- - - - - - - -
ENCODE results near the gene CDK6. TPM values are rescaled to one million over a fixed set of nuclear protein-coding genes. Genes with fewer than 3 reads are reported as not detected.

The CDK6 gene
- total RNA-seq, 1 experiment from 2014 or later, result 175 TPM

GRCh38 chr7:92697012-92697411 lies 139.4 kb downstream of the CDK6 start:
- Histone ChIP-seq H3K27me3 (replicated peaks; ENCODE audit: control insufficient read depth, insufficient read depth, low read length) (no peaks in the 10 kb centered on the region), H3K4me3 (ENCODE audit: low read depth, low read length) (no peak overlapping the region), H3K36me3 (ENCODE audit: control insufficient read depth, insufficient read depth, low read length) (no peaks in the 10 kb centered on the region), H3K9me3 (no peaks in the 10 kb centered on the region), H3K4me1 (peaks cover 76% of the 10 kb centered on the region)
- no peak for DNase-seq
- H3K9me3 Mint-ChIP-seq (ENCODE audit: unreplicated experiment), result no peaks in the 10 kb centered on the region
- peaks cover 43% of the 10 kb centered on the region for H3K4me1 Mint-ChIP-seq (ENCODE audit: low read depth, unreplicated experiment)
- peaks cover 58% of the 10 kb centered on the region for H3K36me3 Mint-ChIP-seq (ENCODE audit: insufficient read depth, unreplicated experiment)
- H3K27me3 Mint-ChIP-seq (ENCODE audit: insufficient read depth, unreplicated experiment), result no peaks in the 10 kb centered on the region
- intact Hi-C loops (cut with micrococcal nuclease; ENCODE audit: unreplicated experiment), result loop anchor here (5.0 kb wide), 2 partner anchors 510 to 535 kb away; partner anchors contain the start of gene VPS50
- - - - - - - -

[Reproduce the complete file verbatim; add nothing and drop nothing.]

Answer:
ENCODE results near the gene CDK6. TPM values are rescaled to one million over a fixed set of nuclear protein-coding genes. Genes with fewer than 3 reads are reported as not detected.

The CDK6 gene
- total RNA-seq, 1 experiment from 2014 or later, result 175 TPM

GRCh38 chr7:92697012-92697411 lies 139.4 kb downstream of the CDK6 start:
- Histone ChIP-seq H3K27me3 (replicated peaks; ENCODE audit: control insufficient read depth, insufficient read depth, low read length) (no peaks in the 10 kb centered on the region), H3K4me3 (ENCODE audit: low read depth, low read length) (no peak overlapping the region), H3K36me3 (ENCODE audit: control insufficient read depth, insufficient read depth, low read length) (no peaks in the 10 kb centered on the region), H3K9me3 (no peaks in the 10 kb centered on the region), H3K4me1 (peaks cover 76% of the 10 kb centered on the region)
- no peak for DNase-seq
- H3K9me3 Mint-ChIP-seq (ENCODE audit: unreplicated experiment), result no peaks in the 10 kb centered on the region
- peaks cover 43% of the 10 kb centered on the region for H3K4me1 Mint-ChIP-seq (ENCODE audit: low read depth, unreplicated experiment)
- peaks cover 58% of the 10 kb centered on the region for H3K36me3 Mint-ChIP-seq (ENCODE audit: insufficient read depth, unreplicated experiment)
- H3K27me3 Mint-ChIP-seq (ENCODE audit: insufficient read depth, unreplicated experiment), result no peaks in the 10 kb centered on the region
- intact Hi-C loops (cut with micrococcal nuclease; ENCODE audit: unreplicated experiment), result loop anchor here (5.0 kb wide), 2 partner anchors 510 to 535 kb away; partner anchors contain the start of gene VPS50